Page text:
What: Jedidiah Ayres is his real name.
Where: St. Louis
Interview conducted by email. Some questions and answers have been edited.
I tore through PECKERWOOD, your small town epic from Broken River Books. What inspired you to write this story? How did you come up with the three main characters—Terry, Jimmy and Chowder?
Thanks, I’m glad somebody finally tore through it. Most folks say it took a huge guilt trip from me and a whole lot of mood-altering substances to finish it. And they never follow that up with comments about how glad they were that they stuck with it.
I actually wrote it when I failed to write the sequel. I was writing a novel that I couldn’t crack the structure of—I didn’t want to split it into two parts and I didn’t want to rely heavily on flashbacks. That novel (SHITBIRD) is about what happens in the aftermath of the events of PECKERWOOD… I realized I had to back up and write an entire other book to come before the original story I wanted to tell.
As far as the characters go—Terry is just me without a filter or functional conscience. He’s completely without the concept of responsibility or the social contract and un-interested in anything that doesn’t serve himself or immediately gratify whatever whim he’s taken with at the moment. Easily the most fun character to write and also the most unnerving. I’d step back from his point of view and think, “wow, that escalated quickly.” But I loved being able to let go with him. He has absolutely no need to justify himself.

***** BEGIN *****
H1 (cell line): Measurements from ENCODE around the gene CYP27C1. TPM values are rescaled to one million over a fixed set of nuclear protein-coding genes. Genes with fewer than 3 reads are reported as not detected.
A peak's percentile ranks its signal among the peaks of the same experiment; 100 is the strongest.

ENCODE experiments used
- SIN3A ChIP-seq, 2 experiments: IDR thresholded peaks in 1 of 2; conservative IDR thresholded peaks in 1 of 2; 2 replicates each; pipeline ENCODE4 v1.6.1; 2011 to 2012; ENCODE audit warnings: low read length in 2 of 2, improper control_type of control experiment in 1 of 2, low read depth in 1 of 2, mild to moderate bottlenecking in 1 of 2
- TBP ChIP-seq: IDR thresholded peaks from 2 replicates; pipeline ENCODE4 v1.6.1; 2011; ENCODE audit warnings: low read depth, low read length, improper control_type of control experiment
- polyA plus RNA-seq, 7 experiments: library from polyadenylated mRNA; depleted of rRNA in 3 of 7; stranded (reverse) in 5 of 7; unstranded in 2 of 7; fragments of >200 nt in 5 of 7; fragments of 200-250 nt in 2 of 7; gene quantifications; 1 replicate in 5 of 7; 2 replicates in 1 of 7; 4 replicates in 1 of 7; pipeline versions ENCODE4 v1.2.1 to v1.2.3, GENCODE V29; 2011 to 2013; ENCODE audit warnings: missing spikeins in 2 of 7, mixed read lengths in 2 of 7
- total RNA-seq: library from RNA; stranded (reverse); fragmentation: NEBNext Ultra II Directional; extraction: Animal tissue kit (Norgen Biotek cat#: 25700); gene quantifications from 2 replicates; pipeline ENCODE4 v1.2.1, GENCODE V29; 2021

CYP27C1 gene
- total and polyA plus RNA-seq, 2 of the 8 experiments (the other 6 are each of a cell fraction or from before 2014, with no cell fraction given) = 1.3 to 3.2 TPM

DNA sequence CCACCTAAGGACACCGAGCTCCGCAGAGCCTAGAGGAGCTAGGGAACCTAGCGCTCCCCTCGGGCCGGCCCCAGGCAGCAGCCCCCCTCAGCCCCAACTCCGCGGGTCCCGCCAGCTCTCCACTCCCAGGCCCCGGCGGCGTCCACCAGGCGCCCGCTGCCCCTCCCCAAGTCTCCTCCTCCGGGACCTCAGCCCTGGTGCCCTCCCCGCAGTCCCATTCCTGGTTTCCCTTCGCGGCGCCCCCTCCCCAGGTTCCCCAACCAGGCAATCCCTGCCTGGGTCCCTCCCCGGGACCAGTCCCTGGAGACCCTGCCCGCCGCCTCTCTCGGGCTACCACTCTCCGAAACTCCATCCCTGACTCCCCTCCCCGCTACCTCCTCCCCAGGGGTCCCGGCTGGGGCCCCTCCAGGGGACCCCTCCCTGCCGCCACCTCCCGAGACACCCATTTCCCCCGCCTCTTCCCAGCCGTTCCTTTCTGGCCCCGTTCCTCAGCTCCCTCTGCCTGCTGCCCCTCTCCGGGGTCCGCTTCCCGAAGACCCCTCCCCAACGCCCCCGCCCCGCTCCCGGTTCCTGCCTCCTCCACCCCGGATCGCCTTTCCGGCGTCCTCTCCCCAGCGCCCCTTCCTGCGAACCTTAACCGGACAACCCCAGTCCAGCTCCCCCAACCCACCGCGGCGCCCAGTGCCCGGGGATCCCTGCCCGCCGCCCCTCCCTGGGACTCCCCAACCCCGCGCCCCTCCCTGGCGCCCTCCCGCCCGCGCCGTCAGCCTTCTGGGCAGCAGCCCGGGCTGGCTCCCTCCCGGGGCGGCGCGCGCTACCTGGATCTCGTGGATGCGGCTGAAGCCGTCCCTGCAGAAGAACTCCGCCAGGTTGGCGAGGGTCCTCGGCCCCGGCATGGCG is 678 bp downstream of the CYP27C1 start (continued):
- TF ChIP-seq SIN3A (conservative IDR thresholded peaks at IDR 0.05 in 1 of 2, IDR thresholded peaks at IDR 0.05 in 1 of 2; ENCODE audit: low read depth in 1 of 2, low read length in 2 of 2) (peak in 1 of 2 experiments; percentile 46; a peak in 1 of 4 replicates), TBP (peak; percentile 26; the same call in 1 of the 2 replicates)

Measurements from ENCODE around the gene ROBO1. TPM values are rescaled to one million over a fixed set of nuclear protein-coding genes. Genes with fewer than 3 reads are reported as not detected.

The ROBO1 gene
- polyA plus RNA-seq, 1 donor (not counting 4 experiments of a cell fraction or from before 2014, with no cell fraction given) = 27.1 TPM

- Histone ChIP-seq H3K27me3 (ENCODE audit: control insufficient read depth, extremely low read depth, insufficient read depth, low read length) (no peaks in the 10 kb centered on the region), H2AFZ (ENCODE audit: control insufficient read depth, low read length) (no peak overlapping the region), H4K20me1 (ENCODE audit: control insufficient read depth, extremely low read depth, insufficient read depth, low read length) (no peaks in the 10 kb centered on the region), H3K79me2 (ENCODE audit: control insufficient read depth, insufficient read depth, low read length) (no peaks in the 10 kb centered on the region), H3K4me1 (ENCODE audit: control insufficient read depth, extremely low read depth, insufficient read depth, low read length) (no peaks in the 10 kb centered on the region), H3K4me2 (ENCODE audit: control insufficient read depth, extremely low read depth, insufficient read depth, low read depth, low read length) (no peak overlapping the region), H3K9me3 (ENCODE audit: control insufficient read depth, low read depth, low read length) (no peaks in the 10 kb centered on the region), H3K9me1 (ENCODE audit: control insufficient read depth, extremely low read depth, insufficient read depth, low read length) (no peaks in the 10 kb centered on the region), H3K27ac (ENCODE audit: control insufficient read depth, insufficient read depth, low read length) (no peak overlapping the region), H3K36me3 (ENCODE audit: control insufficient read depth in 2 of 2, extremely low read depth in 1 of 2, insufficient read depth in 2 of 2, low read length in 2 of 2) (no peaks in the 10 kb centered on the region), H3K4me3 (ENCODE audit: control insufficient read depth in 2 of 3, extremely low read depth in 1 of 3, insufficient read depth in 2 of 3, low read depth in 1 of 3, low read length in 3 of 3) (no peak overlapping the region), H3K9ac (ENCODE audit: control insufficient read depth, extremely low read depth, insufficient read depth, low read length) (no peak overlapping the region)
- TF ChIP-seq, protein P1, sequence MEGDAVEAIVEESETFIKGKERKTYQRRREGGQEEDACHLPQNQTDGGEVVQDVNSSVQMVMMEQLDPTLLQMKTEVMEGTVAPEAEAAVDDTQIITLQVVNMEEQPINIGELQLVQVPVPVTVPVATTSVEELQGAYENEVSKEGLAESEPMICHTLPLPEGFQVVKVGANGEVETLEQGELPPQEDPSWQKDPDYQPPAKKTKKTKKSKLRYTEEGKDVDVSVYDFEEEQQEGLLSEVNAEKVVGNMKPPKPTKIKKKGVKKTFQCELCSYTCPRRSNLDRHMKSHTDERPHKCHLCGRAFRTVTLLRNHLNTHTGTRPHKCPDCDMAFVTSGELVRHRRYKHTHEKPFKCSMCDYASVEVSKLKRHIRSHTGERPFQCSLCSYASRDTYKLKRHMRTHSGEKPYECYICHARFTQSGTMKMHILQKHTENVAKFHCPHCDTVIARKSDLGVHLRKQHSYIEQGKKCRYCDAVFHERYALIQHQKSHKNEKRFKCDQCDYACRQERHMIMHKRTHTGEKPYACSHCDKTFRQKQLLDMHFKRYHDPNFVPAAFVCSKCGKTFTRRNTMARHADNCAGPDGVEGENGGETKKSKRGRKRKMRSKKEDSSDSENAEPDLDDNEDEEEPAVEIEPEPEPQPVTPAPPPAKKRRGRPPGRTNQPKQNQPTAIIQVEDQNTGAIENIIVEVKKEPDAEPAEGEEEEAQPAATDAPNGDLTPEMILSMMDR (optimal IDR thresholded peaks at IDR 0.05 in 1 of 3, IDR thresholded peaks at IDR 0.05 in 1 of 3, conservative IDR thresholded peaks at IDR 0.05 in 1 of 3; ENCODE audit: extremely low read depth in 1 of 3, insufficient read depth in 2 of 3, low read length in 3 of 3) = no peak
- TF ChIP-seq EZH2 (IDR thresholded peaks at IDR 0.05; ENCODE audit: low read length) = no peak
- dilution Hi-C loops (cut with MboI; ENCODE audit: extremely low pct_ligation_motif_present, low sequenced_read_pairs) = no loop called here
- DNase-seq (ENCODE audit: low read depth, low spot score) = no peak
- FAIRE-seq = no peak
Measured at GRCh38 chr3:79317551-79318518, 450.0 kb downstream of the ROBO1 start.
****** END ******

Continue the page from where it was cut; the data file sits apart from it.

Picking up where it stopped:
Jimmy, on the other hand, does. He feels the weight of responsibility for the well-being of the folks he polices, but he’s also a pragmatist and engages in plenty of illegal and immoral activity in an attempt to protect and serve. When I feel guilty, I write Jimmy. He’s a moral failure like me—claiming ideals he can’t live up to. He’s of a prototype I first became interested in exploring after watching the Matthew McConaughey character, Buddy Deeds, in John Sayles’s amazing 1996 film Lonestar. Go see that film if you haven’t. You’ll thank me. I’ll wait.
Chowder is the devil Jimmy knows. He’s a lesser evil—a career criminal, but not a psychopath, not without conscience—someone Jimmy can reason with. Their relationship is symbiotic and they both seem to understand what they and their partner bring to the deal. I like too that he’s a small business man, who’s locally sourced and giving back to the community… and pretty evil. I hope there’s a nice contrast there.
I knew what kind of book it was going to be going in, but it wasn’t important to me to fit any particular genre. And if rural noir is the thing you like to read, I hope you like PECKERWOOD, but let’s be honest, I’d recommend twenty other books before my own. It is interesting to see the way other people view your work. Sometimes I find my stuff placed along other authors and works that I owe great and obvious debts to and other times mine is an anachronistic reading choice for the author of that particular blog or Goodreads profile and it’s interesting to speculate on how the reader came to the material.
How does PECKERWOOD differ from your novella, FIERCE BITCHES? Are they stylistically different?
Oh yeah, they’re different. Thematically I think they match up, but the approach, the feel and the structure are quite a bit different. Currently, I’m most fond of FIERCE BITCHES among my titles. It’s a weird, nasty, hopefully potent piece that I actually think of as possibly the sweetest love story I’ll ever write. I don’t want to give anything away for folks who’ve not read it, but I’ll say it’s broken up into three parts and is not chronologically structured. It’s also dedicated to my wife. I’ve had just a little pushback for dedicating a book with that title to her, but like I said, I think it’s sweet.